The Canadian Writers' Collective

Writing, and writerly tangents

Thursday, July 26, 2007

Leonard Mendelsohn 1937-2007

There was some stuff I'd heard before, but that was mostly my fault for taking so many courses with the man. I didn’t realize at the time, that Leonard Mendelsohn, as with most professors, must have had one good intro, one good set of anecdotes that he used in all of his courses. You wouldn’t expect a teacher to write fresh intro material every semester. This isn’t comedy, right? My mind would drift, never too far, through his mentions of medieval bear-bating, the dying Shakers, or his son David, the highly ranked wrestler. I’d check on his skull cap to pass the time, thinking this may be the day it finally slides off the back of his head… thinking, some double-sided tape would keep it from traveling.

He read Don Quixote to his sons when they were young. The smallest, the least able to sit still, would ask too many questions, interrupting the story, and David, I think it was, would tell him to show a little patience… any questions would answer themselves further along in the story. I tell my children the same thing nowadays, the look of pride on Mendelsohn’s face my assurance I’m doing the right thing.

I was a bit pissed. This was a nighttime course and I hadn’t had any supper. There was also an idiot sitting up front who’d kept us off topic all semester (you know who you are). We were at the end, and Mendelsohn has asked if there were any questions. I was pissed, mind you, so I was certain to make a fool of myself.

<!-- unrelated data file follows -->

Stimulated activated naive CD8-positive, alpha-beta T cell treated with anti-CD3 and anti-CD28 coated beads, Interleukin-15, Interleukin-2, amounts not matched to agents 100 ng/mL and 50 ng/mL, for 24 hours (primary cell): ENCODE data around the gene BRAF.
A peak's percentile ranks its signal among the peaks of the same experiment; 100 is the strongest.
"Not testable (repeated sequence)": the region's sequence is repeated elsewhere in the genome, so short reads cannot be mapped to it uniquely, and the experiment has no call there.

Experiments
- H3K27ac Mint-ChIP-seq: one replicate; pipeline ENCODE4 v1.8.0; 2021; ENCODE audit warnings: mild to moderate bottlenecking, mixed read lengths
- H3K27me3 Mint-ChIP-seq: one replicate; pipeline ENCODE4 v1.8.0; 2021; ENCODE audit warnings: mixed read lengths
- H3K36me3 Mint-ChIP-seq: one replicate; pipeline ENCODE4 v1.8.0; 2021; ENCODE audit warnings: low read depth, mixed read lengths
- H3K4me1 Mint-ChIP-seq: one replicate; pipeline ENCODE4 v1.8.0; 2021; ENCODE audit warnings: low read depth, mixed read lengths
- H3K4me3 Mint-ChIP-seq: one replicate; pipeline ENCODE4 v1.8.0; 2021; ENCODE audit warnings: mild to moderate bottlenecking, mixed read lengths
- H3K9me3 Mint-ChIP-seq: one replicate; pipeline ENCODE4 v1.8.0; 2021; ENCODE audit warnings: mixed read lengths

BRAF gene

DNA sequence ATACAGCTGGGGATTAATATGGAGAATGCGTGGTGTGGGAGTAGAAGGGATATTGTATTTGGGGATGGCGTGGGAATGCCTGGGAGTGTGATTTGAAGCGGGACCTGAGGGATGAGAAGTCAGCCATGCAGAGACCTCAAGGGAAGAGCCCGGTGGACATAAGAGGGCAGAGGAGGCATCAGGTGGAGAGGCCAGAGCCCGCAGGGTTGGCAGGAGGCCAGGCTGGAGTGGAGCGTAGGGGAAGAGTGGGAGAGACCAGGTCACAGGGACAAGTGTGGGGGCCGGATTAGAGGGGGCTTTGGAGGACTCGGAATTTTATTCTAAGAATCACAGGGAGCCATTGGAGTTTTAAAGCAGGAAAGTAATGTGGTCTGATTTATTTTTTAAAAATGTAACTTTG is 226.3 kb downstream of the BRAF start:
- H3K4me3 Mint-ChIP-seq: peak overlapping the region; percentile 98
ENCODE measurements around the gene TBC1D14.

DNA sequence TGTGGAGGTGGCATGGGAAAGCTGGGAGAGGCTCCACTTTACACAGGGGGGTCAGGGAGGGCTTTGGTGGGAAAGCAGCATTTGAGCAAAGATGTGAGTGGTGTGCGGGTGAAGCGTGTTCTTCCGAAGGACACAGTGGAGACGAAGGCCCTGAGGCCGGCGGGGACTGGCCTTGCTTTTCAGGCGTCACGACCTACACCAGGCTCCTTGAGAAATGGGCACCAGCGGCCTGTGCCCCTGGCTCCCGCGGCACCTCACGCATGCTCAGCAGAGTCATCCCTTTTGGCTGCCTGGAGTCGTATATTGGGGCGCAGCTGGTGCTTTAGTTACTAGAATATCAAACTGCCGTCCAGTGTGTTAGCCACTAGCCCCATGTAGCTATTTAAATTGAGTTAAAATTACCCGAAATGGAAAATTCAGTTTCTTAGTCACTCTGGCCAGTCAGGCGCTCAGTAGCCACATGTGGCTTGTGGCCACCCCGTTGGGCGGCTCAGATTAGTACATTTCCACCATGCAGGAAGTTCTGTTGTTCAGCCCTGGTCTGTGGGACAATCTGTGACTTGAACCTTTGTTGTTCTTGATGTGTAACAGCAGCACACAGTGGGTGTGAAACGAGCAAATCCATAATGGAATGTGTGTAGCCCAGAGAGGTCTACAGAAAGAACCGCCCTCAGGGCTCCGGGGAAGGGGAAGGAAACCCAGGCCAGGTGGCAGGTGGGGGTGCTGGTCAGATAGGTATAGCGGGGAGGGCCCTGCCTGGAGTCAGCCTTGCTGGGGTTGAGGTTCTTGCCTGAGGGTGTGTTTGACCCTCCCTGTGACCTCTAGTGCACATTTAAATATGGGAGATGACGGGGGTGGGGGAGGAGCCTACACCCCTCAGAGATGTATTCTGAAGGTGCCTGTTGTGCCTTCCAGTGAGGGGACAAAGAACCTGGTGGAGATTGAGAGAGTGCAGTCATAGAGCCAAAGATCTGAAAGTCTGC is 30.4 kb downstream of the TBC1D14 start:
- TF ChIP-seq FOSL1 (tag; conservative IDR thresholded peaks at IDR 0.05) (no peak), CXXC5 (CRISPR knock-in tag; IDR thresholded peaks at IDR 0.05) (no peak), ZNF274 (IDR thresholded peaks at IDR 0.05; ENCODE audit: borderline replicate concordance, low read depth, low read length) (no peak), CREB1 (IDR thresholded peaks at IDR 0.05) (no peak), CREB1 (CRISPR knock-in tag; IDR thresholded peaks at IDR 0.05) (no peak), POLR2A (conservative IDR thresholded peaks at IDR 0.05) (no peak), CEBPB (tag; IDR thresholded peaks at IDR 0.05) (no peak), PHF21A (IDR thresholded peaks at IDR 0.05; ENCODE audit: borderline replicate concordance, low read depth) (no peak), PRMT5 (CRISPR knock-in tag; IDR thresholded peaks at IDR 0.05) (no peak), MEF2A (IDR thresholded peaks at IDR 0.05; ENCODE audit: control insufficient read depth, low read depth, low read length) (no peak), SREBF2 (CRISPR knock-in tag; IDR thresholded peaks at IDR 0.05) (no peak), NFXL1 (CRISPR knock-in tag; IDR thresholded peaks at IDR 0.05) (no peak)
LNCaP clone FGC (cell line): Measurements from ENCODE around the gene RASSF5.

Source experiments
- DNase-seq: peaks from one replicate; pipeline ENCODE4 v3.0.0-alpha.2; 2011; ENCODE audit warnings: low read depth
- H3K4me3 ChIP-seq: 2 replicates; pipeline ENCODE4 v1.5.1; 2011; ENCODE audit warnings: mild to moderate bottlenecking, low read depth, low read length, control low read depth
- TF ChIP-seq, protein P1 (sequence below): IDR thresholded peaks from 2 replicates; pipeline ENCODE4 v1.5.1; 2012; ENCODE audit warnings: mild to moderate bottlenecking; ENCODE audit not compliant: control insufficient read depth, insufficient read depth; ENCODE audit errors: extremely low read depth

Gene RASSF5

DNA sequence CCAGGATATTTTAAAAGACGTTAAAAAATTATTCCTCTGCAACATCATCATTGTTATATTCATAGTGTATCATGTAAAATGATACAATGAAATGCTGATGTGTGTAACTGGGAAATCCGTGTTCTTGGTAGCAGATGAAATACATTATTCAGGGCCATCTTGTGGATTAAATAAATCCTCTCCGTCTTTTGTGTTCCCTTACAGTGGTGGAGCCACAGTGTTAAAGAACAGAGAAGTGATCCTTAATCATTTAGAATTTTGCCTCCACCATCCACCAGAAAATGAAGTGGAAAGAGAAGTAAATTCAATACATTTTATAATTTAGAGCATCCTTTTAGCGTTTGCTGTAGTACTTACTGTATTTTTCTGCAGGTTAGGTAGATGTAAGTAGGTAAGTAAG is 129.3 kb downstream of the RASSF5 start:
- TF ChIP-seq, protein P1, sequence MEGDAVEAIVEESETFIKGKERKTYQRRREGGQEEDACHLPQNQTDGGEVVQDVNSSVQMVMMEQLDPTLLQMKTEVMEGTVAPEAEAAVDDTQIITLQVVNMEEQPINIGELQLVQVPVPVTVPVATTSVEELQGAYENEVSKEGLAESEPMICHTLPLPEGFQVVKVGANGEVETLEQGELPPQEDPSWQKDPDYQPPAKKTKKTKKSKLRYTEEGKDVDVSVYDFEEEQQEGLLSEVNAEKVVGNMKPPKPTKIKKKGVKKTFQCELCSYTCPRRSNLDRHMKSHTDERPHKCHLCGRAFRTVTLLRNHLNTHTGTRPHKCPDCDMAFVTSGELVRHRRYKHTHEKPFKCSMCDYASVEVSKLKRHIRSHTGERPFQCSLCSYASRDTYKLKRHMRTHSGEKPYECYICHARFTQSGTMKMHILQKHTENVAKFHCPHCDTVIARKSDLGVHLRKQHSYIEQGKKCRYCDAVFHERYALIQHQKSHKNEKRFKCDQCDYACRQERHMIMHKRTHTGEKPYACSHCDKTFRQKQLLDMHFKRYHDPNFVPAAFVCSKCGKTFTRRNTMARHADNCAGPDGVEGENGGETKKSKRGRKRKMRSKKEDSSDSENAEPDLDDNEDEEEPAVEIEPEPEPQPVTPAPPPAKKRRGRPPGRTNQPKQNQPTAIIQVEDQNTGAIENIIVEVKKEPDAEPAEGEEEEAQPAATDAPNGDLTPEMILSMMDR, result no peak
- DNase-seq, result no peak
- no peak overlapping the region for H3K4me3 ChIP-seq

“Yes,” I said. “I have a question.” My mind was racing back through the whole semester to that first day when we'd received a photocopy of an essay by George Santayana. Something to do with Comedy. I didn’t quite get it at the time, but neither did most of the group. Mendelsohn wanted to make sure from the get go that we wouldn’t be thinking this was a course on delivering the shtick. “You said we’d come to understand what Comedy was all about by the end of the semester. So what’s it about?” Oy!

Off topic again; he’d told us that it was tough dealing with the notion that he’d never again get the chance to read Chaucer, or Don Quixote. There just wouldn’t be enough time. I still think about that, wondering if what he’d really meant was that these works are read for the first time only once in a lifetime.

Don’t know what else to say, except that I feel privileged to have found Leonard Mendelsohn at Concordia University. Actually, doesn't really feel like anyone's gone and left the building. I think back on my university days, and he's right there.


Blogger tamara said...

Sound like a great teacher. Lovely tribute.

When I heard my favourite instructor, whom we dubbed Rev Jim, passed I was heartbroken. Apparently hundreds of his former students went to his funeral; had I known about it, I would have gone too.

The teachers who make a difference truly are rare.

Thu Jul 26, 11:56:00 am GMT-4  
Blogger Tricia Dower said...

So, did he answer your question, Tony? (And good for you for asking!)

Thu Jul 26, 08:30:00 pm GMT-4  
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Wed Jul 31, 05:34:00 am GMT-4  

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